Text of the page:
Is X moving towards her overall Goal here, or is this scene just padding?

No wonder the tension sags in Act Three of my novel. The Antagonist is weak.”

The Disaster happened early, so everything after it read like an anti-climax.”



In conclusion, if your characters are vivid but your story is relatively thin, try forming a Story Question. It nails down your key elements, and you can begin to create a compelling plot.


THE AXE: How Do I Make the Cut With Literary Journal Submissions? by Josh Smith

One of the best ways for writers to establish themselves in the literary world is to have their work appear in journals, but where to begin? Catherine’s post on cover letters is packed with insight, so you’ll definitely want to give that a read! I’ll be expanding on a few of the other points she made and discussing additional elements that journal editors focus on when it comes down to making the big decision to accept or reject.

While there are thousands upon thousands of literary magazines out there, I am specifically addressing how we swing the axe at the journal I edit for, Loud Zoo. I know, I know, it’s not the New Yorker, and of course a feature in our little magazine isn’t a springboard onto the Best Sellers list, but it’s the venue I can speak for with regards to its inner workings, and much of this information can be recontextualized and applied to other publications.

Edit! Edit! Edit!!! While this seems obvious, we see a lot of work that is simply not ready for a public forum. Even experimental works that subvert the rules and are meant to read looser and more conversationally need to be edited as much as any other story or they will feel half-cooked, and the experiment will surely fail. In addition to working out the grammatical, punctuational, and other technical problems, editing also helps you fully develop the characters involved and the story you are trying to tell. Do you have someone whom you can trust to give honest feedback on your works in progress? Those people are invaluable. We used to go all in and give complete content edits to submissions we felt were lacking but were worth the effort, but these days we don’t have the time.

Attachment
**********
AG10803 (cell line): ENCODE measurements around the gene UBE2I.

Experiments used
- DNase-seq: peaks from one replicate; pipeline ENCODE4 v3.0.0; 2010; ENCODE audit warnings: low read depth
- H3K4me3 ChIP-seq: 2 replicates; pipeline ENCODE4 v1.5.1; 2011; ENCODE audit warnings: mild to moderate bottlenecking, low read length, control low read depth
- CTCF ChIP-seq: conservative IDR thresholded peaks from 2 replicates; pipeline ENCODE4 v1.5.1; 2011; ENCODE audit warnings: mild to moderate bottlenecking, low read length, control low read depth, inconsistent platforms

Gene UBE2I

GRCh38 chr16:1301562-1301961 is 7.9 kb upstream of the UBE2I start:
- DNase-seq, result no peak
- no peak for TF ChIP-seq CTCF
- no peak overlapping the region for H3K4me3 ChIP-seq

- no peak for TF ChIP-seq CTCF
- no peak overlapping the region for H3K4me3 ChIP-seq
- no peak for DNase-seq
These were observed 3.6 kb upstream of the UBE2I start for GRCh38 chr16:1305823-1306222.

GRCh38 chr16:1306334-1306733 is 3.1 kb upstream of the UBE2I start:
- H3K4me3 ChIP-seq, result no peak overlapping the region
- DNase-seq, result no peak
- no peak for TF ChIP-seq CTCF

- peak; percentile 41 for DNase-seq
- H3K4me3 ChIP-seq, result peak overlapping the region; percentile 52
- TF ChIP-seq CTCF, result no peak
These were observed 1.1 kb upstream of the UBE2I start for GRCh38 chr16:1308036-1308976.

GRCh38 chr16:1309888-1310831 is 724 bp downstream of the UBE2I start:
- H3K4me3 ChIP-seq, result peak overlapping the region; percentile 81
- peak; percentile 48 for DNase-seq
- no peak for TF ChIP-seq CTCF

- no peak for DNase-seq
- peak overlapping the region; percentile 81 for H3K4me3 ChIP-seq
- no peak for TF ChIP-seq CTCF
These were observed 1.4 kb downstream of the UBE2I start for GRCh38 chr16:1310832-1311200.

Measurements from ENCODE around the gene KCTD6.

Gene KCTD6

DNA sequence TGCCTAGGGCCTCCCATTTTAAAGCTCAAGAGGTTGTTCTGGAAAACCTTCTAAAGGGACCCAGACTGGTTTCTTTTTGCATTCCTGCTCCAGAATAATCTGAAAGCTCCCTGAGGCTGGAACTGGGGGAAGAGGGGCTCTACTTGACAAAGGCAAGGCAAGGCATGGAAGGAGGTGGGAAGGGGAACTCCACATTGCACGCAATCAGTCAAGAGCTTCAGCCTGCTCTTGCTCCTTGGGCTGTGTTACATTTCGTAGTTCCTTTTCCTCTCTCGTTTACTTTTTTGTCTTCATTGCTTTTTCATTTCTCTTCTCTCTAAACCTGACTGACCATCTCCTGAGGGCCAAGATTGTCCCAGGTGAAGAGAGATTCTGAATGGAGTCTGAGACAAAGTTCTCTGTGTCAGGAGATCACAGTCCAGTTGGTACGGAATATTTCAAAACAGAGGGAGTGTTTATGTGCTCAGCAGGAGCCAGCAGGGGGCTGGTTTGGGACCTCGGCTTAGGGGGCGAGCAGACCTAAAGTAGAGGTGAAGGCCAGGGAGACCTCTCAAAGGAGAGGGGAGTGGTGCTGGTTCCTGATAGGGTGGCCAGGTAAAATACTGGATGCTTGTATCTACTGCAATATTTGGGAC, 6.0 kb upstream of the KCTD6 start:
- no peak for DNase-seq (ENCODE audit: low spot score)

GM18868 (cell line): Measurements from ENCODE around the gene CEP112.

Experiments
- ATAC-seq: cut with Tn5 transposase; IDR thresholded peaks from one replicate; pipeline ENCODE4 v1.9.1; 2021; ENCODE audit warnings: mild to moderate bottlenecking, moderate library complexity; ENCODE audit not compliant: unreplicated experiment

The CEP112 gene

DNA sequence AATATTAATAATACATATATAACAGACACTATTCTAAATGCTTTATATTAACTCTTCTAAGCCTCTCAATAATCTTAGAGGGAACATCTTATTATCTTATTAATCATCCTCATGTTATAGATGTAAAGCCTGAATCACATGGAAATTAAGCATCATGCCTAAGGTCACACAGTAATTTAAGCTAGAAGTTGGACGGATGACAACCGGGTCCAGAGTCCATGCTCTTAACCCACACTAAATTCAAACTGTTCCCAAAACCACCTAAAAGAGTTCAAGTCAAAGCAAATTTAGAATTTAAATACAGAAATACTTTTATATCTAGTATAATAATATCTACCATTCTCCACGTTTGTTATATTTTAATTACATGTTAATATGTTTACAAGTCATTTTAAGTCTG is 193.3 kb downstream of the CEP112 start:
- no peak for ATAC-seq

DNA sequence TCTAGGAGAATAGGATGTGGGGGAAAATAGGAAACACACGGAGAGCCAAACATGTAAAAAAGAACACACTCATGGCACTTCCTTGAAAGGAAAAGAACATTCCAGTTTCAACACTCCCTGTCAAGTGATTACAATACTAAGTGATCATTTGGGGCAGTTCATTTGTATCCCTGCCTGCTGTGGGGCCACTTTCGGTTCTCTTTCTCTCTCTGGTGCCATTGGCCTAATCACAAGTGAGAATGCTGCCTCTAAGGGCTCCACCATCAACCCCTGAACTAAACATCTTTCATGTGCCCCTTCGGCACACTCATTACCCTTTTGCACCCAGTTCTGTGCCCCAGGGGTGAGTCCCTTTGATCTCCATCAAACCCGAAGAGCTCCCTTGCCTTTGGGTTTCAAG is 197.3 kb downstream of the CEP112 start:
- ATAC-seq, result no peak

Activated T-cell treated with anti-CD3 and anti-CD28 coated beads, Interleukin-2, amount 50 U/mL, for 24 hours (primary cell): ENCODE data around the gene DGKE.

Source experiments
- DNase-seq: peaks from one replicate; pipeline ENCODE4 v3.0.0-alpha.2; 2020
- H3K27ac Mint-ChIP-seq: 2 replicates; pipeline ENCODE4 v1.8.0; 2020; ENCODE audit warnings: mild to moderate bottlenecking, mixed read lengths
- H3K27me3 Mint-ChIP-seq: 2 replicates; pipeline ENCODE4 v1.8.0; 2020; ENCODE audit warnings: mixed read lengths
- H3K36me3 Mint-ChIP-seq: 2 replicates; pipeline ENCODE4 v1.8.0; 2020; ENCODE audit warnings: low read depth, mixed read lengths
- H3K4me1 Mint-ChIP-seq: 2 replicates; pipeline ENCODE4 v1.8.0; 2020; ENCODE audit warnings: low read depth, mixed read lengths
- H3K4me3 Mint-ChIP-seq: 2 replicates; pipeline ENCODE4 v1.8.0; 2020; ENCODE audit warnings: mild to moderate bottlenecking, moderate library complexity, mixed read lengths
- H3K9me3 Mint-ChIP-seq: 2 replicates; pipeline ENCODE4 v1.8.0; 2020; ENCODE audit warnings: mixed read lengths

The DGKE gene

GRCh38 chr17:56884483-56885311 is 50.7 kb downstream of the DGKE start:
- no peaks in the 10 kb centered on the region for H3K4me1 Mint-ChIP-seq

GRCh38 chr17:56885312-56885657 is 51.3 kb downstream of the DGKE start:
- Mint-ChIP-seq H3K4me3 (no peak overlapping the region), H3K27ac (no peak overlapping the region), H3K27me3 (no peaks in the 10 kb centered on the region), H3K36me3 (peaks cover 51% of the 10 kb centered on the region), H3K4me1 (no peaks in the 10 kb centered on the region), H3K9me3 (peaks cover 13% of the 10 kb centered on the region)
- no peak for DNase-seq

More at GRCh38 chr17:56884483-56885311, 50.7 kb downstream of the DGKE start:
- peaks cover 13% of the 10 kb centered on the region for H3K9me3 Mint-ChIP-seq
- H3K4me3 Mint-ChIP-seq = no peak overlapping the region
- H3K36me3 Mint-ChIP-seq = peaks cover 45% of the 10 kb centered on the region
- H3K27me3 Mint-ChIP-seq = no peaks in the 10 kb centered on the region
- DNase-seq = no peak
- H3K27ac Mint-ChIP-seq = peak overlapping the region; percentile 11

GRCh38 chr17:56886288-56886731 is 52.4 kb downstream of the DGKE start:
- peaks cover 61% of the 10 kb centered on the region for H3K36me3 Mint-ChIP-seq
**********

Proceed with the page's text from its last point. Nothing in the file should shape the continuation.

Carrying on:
Read the guidelines. No, really. So many pieces we reject simply don’t fit the requirements of the submission call or the scope of the magazine. As Catherine noted in her post, we know most people don’t have the time to read every issue of every magazine, but we try to make our intentions with this journal as clear as possible on the website. Loud Zoo strives for social change, and while every piece we accept isn’t necessarily a cobblestone on the road to revolution, we don’t have much interest in purely escapist works. Nothing against escapism, but there are plenty of other outlets for it.

Don’t be a bigot. While I didn’t intend to discuss morality when I sat down to write this, bias tends to show up on the page whether we realize it or not, and a piece with potential can make us want to catapult our computers into the abyss at the turn of a phrase. This is not about censoring people with opposing views (what kind of ideology is ignorance, anyway?), it’s recognizing that as a writer, your words have meaning, and in this day and age that comes with the responsibility to have a basic understanding of and respect for your fellow humans. We are open to sexist, racist, ableist, homophobic, Islamophobic, bigoted, etc… characters and situations, with the caveat that you utilize them as opportunities to enlighten, rather than simply glorify or stereotype. There are always writers who think that shock is their key to the kingdom, but it is a transparent device unless it brings to light information that profoundly affects both your characters and your readers.